Sharon and Rachel, aka the Sephardic Spice Girls (@sephardicspicegirls), are a cooking duo who run an Instagram account by the same name.
Jewish cooking in my family has always been an act of revival and reconnection.My family, though very dedicated to Judaism, has very few Jewish recipes that have been preserved throughout the generations. Growing up, I felt disconnected from Jewish culture. I hadn’t heard of many Jewish dishes, and I certainly didn’t know how to make them. I knew that about a quarter of my Jewish roots were Sephardic and the rest Ashkenazi — and that’s about all I knew. I didn’t know how to celebrate the festive Jewish holidays and, ultimately, I just didn’t celebrate them.
But everything changed when I discovered the Sephardic Spice Girls.Sharon and Rachel, aka the Sephardic Spice Girls (@sephardicspicegirls), are a cooking duo who run an Instagram account by the same name. They post their families’ recipes from Morocco, Iraq and Rhodes, sharing traditional Sephardic dishes as well as their own takes on non-Jewish dishes such as strawberry shortcake, curry and so on.
For me, the true highlight of their page is the traditional Sephardic recipes.
I discovered their account after following numerous accounts on Jewish culture and history in an attempt to learn more about my mysterious Sephardic heritage. Instagram then featured their account on my recommended feed, predicting that I would have an interest in learning about Sephardic culture through cooking. Instagram was right. Considering my love of cooking and my desire to respectfully reconnect to my distant Sephardic roots, I gladly picked a recipe from the Sephardic Spice Girls and took a leap.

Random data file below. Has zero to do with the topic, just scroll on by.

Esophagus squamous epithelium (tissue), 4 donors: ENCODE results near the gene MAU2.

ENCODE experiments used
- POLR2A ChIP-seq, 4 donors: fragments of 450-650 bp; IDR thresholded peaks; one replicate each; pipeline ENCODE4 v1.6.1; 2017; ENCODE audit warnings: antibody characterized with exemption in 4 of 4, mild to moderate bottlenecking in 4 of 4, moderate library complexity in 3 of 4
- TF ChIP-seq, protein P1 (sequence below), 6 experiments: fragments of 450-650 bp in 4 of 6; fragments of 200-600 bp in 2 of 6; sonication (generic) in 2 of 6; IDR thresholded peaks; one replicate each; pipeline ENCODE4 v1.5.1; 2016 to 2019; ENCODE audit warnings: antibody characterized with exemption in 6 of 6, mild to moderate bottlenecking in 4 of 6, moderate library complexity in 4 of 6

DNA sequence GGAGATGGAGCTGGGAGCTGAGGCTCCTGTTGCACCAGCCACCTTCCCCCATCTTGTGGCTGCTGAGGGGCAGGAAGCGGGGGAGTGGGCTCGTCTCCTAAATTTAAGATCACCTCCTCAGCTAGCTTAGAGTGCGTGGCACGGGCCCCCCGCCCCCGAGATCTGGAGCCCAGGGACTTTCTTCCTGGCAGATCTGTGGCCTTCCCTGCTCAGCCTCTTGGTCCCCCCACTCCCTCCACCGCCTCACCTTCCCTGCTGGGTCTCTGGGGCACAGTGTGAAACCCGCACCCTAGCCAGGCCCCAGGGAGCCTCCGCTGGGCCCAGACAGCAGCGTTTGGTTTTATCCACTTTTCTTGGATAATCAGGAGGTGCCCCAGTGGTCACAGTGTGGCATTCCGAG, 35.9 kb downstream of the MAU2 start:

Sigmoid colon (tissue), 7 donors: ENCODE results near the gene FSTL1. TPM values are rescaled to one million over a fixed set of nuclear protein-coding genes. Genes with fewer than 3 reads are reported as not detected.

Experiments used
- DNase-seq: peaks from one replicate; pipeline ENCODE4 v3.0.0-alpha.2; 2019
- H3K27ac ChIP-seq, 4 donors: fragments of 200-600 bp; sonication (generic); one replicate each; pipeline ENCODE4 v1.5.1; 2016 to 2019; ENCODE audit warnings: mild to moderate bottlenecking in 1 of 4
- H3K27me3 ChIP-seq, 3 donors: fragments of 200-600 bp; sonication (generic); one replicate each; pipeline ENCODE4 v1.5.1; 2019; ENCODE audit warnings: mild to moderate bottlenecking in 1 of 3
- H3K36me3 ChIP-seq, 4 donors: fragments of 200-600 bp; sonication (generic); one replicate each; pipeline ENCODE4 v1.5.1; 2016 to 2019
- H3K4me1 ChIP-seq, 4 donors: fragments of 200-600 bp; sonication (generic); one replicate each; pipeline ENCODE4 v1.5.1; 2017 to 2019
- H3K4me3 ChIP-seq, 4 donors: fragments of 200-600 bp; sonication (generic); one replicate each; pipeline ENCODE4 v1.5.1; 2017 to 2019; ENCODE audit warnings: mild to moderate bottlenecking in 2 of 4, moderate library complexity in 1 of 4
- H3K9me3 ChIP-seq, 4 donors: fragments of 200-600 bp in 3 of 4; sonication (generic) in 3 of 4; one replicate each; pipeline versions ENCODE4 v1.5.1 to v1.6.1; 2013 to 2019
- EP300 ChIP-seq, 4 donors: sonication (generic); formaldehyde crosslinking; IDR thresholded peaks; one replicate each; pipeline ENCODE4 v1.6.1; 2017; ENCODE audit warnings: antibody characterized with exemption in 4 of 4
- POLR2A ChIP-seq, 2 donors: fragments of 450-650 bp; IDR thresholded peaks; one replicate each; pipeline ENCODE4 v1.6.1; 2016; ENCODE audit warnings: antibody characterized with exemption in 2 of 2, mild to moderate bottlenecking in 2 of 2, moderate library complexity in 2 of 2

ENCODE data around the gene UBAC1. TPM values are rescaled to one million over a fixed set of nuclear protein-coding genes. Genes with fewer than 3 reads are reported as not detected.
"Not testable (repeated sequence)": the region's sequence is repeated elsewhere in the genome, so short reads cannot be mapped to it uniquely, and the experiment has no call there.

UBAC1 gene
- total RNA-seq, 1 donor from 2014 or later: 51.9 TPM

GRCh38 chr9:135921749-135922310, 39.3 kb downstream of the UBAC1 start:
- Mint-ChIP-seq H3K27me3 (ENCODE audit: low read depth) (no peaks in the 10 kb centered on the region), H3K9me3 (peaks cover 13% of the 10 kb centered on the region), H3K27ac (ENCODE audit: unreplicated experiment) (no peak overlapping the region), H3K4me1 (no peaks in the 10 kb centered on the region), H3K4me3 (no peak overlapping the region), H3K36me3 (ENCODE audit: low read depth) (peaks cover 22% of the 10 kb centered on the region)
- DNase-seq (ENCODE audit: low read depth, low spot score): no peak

What resulted was the best cake I have ever eaten. I made their Abe Abraham’s Apple Cake and it was fantastic. Though not strictly a traditional Sephardic dish, it introduced me to the world of the Sephardic Spice Girls. I promptly made it a second time and officially declared myself in love with their account. I looked for any opportunity to make one of their recipes. For Rosh Hashanah 2020, I made their Seville orange chicken and suddenly, I had a newfound passion: Jewish cooking.
Over the next year, I tried countless dishes from their blog. Though every dish I have made with their recipes has been amazing, here are my favorites:
These are the ultimate tea cookies. If you are like me and love a good cup of tea — especially mint tea! — then you have to make these delicious cookies. They are sweet, but not too sweet, making the perfect dessert for those who enjoy a simpler treat. And, for those not raised with Sephardic culture, these cookies are the perfect segue into experiencing Sephardic joy.